Despite this effort, the road to a thriving domestic chip industry is not bump-free. Concern is rising among industry professionals that issues with red tape, the labor market, and global market disruption could endanger U.S. efforts to become a major player in the global chip market. Some critics question the U.S.’s ability to remain competitive within a more established global market given higher barriers to entry to establish new manufacturing outfits in the U.S. A Bloomberg analysis assessed that from 1990 to 2020, the time to construct a new chip plant in the U.S. rose 38% as new requirements, such as Clean Air Act certification, came into force (on the flip side, some argue that these new requirements make these plants longer-lived and more popular than less conscientiously constructed competitors).

Finding enough workers to fill new jobs in the growing semiconductor industry is a serious worry. The semiconductor industry has struggled to hire for years, in part due to too few students entering the relevant academic fields, and the new boom will also contend with the tightest labor market in years. Studies by consulting groups have projected a shortfall in the industry of 70,000 to 90,000 skilled workers – eclipsing all of the projected new roles from recent investment, as well as illustrating a deeper hole in semiconductor hiring. The shortfall of related but crucial workers, such as construction, could run to 300,000, per a McKinsey analysis. Several chipmakers and universities have proposed large budgets to spur educational investments and candidate training: Intel has allocated $100 million for universities, community colleges and other technical programs, while Purdue University has pledged to graduate 1,000 new engineers every year. Even if successful, the first few years of the U.S. semiconductor industry will feel the labor market pains.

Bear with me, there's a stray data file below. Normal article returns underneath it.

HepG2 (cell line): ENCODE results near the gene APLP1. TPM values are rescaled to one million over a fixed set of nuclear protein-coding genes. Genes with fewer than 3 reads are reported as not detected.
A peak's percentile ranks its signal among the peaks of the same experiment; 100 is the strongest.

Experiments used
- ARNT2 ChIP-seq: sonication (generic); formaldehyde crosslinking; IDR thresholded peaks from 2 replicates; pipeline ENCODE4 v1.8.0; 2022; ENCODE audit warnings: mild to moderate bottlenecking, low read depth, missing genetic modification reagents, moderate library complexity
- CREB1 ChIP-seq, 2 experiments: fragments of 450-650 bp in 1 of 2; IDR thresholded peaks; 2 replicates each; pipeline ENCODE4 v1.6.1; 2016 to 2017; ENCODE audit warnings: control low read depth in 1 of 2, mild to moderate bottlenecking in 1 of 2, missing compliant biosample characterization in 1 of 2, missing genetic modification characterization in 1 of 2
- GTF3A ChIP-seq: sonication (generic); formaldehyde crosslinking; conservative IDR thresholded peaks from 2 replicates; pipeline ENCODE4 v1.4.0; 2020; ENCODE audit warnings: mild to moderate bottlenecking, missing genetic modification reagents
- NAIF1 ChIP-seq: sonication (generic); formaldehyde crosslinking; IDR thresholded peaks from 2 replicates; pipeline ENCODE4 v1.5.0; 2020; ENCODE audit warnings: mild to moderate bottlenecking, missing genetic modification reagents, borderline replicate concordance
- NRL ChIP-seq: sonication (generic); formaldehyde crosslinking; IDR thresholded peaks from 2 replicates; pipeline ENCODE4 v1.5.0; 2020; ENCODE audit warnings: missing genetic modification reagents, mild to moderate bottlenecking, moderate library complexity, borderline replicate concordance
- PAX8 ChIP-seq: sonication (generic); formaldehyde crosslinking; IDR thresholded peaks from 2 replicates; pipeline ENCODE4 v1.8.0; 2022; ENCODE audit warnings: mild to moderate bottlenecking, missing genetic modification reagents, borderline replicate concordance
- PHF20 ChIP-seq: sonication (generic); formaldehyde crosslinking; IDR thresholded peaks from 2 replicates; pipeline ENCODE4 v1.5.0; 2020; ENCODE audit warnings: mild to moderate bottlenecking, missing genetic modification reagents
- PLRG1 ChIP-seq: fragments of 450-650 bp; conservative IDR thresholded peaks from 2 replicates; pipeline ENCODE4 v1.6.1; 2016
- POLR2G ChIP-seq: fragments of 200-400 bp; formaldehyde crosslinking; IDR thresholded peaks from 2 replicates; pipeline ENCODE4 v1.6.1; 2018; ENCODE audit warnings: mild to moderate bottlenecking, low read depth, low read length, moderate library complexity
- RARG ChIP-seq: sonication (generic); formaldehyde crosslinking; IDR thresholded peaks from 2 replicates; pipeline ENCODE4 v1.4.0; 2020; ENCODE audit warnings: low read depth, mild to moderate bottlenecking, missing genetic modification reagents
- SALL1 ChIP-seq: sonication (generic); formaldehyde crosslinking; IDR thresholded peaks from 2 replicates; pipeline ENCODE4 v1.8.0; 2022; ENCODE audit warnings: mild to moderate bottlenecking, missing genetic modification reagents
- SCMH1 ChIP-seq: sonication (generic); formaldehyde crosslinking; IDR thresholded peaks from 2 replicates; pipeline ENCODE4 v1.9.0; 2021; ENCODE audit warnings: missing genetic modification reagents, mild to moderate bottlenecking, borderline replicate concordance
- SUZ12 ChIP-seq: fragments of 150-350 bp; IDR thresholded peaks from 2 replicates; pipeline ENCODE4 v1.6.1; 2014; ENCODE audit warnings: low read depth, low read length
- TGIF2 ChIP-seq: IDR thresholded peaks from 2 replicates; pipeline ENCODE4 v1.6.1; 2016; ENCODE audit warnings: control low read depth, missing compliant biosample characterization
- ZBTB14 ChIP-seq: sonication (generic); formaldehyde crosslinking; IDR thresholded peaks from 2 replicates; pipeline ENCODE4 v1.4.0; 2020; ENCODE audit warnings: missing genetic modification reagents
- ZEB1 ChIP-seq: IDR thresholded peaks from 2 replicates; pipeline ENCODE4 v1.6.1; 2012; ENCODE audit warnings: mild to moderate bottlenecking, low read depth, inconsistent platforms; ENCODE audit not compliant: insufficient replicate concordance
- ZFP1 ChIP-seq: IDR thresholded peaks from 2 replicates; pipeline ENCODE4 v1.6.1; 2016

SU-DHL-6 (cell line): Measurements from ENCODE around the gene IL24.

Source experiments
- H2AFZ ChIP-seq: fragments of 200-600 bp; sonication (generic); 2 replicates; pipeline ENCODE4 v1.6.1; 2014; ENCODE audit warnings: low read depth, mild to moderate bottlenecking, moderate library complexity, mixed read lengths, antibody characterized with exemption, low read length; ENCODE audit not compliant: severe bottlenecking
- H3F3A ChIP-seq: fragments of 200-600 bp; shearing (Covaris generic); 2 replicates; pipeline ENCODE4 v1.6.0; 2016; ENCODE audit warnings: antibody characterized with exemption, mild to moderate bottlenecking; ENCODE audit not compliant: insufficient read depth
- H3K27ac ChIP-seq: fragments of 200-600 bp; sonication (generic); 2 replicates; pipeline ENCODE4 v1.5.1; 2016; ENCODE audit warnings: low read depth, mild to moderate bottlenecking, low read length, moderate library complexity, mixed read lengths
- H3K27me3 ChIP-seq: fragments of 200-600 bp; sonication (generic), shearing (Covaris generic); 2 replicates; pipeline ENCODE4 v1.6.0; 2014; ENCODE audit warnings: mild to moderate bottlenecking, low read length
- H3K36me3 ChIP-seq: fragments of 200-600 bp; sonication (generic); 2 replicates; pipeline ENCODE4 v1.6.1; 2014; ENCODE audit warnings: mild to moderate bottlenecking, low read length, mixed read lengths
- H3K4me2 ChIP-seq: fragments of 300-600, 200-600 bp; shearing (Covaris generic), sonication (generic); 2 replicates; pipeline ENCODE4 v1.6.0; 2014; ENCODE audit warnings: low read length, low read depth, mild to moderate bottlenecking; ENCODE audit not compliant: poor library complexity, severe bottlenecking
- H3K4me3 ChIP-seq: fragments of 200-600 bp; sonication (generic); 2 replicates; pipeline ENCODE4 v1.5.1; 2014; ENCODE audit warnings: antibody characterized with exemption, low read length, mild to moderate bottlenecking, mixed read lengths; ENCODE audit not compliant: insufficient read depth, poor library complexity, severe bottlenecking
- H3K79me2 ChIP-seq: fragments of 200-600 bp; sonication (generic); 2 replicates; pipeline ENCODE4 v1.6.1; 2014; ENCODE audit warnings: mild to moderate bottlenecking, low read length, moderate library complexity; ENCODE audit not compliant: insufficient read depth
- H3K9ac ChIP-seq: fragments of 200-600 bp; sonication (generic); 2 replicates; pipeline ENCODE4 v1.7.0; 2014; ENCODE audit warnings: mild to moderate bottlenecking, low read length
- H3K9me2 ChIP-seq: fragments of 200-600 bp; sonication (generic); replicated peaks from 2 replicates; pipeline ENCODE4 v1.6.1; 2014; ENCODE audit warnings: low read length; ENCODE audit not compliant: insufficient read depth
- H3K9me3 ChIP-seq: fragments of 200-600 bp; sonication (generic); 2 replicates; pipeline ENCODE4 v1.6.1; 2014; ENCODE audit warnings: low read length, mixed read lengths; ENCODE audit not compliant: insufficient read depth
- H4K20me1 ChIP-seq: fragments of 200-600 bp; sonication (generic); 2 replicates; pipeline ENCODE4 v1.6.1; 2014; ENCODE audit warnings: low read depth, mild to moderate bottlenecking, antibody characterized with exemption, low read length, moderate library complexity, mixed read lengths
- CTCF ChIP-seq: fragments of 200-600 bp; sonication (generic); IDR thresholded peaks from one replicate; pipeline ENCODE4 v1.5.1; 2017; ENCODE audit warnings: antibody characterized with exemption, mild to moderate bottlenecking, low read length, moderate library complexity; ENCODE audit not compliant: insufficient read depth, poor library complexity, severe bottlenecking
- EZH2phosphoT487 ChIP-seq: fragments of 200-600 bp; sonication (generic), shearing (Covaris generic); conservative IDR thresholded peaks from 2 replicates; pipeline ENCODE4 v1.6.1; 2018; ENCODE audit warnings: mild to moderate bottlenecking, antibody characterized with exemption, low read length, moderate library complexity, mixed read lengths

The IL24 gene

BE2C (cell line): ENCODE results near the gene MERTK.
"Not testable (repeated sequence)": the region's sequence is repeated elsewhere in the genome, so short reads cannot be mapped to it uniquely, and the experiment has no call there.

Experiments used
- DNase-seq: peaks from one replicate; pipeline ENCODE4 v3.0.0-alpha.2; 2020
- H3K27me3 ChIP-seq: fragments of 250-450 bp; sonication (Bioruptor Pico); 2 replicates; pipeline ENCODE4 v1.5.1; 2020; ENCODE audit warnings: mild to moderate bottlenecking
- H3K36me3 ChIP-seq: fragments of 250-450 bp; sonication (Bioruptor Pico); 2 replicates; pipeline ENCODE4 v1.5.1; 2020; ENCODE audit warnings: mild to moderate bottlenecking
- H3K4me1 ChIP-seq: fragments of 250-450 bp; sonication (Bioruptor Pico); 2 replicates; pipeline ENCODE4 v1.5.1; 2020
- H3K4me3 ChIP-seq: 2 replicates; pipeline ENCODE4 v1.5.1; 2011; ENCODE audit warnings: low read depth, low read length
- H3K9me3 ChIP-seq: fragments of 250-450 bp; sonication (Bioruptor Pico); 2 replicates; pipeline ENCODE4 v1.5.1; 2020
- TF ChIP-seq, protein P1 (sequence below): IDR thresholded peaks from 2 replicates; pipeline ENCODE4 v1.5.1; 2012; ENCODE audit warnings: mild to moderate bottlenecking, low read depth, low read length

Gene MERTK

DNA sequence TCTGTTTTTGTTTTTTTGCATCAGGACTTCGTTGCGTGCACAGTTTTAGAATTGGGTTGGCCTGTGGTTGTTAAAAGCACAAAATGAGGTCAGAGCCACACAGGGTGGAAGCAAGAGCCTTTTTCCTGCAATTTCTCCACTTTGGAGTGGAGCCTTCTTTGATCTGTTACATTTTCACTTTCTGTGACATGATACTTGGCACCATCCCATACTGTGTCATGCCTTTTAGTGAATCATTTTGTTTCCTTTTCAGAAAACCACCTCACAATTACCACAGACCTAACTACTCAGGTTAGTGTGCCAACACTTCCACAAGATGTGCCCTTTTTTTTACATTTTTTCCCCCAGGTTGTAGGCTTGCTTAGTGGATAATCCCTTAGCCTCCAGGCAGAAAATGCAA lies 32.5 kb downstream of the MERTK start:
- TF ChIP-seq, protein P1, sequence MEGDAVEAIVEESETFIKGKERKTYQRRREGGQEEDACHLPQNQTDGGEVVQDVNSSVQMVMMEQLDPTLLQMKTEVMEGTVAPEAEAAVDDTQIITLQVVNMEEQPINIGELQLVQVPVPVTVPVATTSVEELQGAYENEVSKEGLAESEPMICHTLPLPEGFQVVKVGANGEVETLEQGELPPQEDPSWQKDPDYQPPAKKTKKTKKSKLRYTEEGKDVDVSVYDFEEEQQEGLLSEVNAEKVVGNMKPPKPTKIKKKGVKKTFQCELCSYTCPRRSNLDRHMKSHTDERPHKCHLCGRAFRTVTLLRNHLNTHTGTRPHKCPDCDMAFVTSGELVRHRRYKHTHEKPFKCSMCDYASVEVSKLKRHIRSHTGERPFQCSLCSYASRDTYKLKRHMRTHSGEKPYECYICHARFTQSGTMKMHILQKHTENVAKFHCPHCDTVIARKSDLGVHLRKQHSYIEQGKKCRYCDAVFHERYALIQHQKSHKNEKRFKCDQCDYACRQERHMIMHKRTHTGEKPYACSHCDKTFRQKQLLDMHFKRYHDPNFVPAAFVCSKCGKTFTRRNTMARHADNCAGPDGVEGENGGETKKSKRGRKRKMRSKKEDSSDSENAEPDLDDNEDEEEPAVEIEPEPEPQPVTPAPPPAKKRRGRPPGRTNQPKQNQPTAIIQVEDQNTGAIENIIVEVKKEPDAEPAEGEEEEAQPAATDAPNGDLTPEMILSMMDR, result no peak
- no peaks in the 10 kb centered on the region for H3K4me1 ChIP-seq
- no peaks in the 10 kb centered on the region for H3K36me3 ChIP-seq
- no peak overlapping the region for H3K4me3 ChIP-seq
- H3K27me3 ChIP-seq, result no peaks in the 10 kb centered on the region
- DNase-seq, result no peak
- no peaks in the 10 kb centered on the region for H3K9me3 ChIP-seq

Despite significant investment, it is also questionable whether the U.S. will obtain its goal of becoming a global leader in the chip market. Taiwan will likely remain the hub for the most technologically advanced – i.e., smallest – semiconductor chips. It is unclear whether Taiwan-based chipmakers plan to bring their highest-tech chips to U.S. factories. TSMC has pledged a factory producing three nanometer chips in 2026, although it plans to start supplying Apple with two nanometer chips in 2025, and Intel and Samsung have not commented specifically on their higher-tech production plans. The U.S. is also not the only place where semiconductor chip producers are looking to establish new plants. Intel and TSMC are each planning multiple new plants in Germany. Taiwanese companies have announced hundreds of billions of investment dollars to hold onto their top spot, and the European Commission, India and South Korea are also offering incentives to establish new plants on their shores.